1997
In May 1997, the Essential Elements were upgraded to reflect higher expectations for students—the new curriculum standards became the Texas Essential Knowledge and Skills (TEKS) (Field Trip Statistics, Intercultural Development Research Association).

2001
In June 2001, the Texas Education Agency announced that the more rigorous student assessment instruments scheduled to replace those administered under TAAS in 2003 would be named the Texas Assessment of Knowledge and Skills or TAKS (TASA XPress News, June 28, 2001).

• In 2001, lawmakers toughened testing and promotion requirements, beginning with the 2002–2003 school year. The more rigorous assessments, the Texas Assessment of Knowledge and Skills (TAKS), were aligned with the student learning standards, the Texas Essential Knowledge and Skills (TEKS), adopted by the State Board of Education in July 1997 (Measuring Up: Explanation of Overview, Texas Business and Education Coalition).

2002
In January 2002, the No Child Left Behind Act (NCLB) was signed into law, which authorized appropriations through fiscal 2007 (school year 2007–2008). This law represented perhaps the most sweeping reform in education since the original Elementary and Secondary Education Act of 1965 (TASA XPress News, November 7, 2002).

2002–2003

• Beginning with the 2002–03 school year, the TAAS test changed to the Texas Assessment of Knowledge and Skills (TAKS) test for grades 3 to 11. This test, designed specifically to assess students’ understanding of the Texas Essential Knowledge and Skills (TEKS), has an additional requirement for students in the area of promotion—the Student Success Initiative (SSI). Students enrolled in the 3rd grade must pass the reading section of the TAKS test in order to be promoted to the 4th grade. Should a student not meet the requirement, he/she will have two more opportunities to take and pass that portion of the test. The exit-level test required for graduation changed to the 11th grade rather than the 10th. In future years, additional testing requirements must be met in the 5th and 8th grades (Texas Public Schools Week Kit, TSPRA, March 2003).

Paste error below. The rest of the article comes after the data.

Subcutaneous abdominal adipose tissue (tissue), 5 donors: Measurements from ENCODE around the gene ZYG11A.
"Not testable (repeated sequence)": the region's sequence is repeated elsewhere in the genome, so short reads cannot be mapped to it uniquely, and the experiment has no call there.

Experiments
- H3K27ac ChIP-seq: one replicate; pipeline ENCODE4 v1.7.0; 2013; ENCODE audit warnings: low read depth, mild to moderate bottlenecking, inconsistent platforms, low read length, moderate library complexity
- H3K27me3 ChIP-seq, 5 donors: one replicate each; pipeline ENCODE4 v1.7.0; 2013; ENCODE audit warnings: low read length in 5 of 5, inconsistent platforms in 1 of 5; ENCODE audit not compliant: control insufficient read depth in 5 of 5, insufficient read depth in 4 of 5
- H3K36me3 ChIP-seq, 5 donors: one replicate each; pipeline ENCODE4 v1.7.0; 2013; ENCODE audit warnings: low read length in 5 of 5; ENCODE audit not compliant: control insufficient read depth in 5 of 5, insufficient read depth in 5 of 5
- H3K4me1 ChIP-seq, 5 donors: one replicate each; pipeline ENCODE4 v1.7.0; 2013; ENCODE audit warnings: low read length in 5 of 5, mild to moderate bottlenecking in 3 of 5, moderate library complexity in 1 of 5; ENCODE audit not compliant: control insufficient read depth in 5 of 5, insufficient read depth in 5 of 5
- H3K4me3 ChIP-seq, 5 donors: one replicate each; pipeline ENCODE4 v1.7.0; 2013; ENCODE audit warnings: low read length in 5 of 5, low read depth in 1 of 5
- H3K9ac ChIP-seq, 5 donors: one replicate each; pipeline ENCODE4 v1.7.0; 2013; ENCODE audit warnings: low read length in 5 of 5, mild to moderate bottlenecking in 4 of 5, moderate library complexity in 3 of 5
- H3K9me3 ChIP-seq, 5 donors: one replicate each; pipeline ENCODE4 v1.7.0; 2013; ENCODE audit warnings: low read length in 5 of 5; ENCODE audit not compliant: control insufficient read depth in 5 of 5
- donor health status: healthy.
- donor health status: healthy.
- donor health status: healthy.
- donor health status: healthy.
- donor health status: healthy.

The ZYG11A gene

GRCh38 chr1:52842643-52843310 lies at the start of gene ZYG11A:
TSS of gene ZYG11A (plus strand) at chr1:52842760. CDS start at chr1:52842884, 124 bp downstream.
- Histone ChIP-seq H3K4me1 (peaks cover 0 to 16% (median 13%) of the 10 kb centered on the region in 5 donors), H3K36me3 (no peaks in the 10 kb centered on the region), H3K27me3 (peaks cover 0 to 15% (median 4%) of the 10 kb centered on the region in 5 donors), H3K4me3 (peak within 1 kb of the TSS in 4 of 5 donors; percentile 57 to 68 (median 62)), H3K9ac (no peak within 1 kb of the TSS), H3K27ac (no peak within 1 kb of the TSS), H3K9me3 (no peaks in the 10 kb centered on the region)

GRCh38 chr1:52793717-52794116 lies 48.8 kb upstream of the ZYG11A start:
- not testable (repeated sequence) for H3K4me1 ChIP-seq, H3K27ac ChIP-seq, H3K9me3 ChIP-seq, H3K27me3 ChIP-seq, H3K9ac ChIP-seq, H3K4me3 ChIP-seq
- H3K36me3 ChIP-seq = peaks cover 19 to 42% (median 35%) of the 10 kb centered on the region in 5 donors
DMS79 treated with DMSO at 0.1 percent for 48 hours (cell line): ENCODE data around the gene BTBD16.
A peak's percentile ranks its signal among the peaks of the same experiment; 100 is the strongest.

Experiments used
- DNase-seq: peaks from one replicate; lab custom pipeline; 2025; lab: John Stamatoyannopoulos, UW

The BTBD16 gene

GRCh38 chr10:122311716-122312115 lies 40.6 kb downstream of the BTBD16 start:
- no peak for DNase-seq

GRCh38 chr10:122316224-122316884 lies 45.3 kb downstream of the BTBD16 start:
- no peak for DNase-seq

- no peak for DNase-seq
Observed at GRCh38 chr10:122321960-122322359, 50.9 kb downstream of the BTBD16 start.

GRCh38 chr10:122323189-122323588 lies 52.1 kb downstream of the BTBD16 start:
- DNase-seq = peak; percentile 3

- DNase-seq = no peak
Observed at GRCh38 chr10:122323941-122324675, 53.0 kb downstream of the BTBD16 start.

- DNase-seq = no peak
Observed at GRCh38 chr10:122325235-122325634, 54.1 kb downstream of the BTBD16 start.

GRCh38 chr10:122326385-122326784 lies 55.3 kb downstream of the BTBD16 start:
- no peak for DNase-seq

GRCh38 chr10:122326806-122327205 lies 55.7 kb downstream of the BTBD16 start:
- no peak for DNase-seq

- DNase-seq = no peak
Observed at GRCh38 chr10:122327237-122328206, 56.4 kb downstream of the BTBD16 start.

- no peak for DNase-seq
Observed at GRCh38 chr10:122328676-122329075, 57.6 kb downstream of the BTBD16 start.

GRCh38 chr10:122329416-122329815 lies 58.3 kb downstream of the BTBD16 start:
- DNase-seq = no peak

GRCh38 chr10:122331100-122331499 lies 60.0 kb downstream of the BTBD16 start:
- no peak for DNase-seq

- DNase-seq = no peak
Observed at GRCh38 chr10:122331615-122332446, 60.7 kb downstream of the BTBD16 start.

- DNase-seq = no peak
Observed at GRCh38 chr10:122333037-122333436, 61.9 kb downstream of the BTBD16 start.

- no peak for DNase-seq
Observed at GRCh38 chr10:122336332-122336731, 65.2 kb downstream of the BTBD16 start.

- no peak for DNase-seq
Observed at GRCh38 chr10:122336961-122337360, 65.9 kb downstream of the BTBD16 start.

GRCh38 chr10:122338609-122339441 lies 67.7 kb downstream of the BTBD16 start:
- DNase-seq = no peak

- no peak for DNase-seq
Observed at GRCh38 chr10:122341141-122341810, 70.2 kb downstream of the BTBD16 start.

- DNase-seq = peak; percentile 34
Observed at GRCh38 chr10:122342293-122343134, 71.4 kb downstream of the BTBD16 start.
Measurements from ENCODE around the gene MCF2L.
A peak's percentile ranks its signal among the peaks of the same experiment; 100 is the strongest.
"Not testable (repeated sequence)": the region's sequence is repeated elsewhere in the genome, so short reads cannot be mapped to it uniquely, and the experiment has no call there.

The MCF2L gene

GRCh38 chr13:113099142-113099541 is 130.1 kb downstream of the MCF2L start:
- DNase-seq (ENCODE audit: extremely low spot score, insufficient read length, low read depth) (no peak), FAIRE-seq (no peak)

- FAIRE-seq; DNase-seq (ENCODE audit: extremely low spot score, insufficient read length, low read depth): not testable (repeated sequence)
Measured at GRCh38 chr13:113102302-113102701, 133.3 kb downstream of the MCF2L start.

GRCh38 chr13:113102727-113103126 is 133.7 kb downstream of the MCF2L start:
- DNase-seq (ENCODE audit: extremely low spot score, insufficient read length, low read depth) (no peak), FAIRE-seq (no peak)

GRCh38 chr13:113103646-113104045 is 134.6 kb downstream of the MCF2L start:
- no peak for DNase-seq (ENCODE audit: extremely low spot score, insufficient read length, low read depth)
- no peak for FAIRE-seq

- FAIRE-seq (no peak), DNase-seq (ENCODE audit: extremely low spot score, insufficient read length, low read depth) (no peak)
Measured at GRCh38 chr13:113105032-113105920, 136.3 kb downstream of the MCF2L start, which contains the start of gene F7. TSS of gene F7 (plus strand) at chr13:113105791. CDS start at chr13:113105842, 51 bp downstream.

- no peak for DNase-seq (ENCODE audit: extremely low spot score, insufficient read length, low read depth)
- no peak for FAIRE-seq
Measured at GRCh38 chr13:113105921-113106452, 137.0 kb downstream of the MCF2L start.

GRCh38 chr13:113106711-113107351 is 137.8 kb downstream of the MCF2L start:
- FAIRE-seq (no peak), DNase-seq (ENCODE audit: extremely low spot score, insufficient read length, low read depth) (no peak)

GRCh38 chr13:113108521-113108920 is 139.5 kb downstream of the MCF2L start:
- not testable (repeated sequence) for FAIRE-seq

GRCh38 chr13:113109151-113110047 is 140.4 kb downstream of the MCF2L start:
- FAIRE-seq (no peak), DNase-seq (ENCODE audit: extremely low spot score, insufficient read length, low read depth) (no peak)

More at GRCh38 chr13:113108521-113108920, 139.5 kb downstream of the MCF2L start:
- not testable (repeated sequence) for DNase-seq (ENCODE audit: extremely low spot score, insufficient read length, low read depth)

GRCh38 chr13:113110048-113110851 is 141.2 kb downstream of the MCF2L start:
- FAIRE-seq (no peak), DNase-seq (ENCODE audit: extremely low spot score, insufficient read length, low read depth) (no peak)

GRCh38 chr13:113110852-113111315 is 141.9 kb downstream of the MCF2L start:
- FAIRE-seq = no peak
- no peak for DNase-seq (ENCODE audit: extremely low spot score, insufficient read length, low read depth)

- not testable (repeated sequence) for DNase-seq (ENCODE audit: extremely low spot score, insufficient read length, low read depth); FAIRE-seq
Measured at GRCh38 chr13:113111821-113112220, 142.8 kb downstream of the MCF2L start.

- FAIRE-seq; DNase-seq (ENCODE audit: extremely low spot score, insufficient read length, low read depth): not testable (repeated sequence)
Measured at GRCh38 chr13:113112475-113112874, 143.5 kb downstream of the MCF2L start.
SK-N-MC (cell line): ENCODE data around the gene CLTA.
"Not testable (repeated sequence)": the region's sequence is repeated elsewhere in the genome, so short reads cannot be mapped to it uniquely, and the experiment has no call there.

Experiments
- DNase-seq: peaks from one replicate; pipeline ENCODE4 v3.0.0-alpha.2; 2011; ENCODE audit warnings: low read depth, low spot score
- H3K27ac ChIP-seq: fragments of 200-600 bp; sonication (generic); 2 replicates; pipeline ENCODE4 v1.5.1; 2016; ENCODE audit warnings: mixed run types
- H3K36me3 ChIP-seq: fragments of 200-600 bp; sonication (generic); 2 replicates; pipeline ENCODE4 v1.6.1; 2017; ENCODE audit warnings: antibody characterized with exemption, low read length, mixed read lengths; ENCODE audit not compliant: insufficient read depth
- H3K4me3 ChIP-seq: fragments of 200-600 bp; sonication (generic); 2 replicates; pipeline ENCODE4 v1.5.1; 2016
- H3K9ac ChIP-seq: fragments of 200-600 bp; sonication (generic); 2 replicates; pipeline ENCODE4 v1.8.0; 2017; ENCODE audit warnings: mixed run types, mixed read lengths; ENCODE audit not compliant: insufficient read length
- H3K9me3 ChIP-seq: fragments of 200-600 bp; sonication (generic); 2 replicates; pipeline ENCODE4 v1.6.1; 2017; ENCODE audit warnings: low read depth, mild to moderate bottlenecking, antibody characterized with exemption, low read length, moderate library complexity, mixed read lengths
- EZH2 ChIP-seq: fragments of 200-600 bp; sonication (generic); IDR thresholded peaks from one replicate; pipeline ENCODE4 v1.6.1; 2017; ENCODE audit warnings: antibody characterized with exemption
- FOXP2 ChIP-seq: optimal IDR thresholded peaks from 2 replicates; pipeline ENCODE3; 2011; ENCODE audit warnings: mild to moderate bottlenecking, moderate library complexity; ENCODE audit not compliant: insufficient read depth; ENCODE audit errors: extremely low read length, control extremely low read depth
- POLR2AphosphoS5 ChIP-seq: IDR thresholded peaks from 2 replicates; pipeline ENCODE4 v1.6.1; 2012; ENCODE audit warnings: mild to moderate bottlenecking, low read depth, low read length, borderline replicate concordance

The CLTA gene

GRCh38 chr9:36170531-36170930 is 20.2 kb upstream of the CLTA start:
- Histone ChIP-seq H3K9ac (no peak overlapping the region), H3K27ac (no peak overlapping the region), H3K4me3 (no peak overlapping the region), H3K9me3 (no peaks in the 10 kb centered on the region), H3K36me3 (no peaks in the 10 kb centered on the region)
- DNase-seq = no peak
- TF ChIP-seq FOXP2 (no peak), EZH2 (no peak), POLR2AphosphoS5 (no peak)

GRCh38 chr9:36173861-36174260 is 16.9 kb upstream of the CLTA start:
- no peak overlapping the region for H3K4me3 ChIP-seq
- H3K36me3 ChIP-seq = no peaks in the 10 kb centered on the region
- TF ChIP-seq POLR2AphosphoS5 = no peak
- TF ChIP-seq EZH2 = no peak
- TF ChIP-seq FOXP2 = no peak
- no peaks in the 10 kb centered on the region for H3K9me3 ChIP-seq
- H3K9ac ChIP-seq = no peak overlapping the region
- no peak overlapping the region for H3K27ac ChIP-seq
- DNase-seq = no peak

2004–05

Beginning with the graduating class of 2004–05, Texas students must pass new 11th grade exit-level tests as a high school graduation requirement. This new higher graduation standard is part of Senate Bill 103 enacted in 1999 (Measuring Up: Explanation of Overview, Texas Business and Education Coalition).

Advertisements
This entry was posted in Uncategorized. Bookmark the permalink.

One Response to A Short History of Standards Based Reform in Texas

  1. wayne says:

    I am looking for a pdf of house bill 246 passed by the texas legislature that started geography instruction in texas

Leave a Reply

Fill in your details below or click an icon to log in:

WordPress.com Logo

You are commenting using your WordPress.com account. Log Out / Change )

Twitter picture

You are commenting using your Twitter account. Log Out / Change )

Facebook photo

You are commenting using your Facebook account. Log Out / Change )

Google+ photo

You are commenting using your Google+ account. Log Out / Change )

Connecting to %s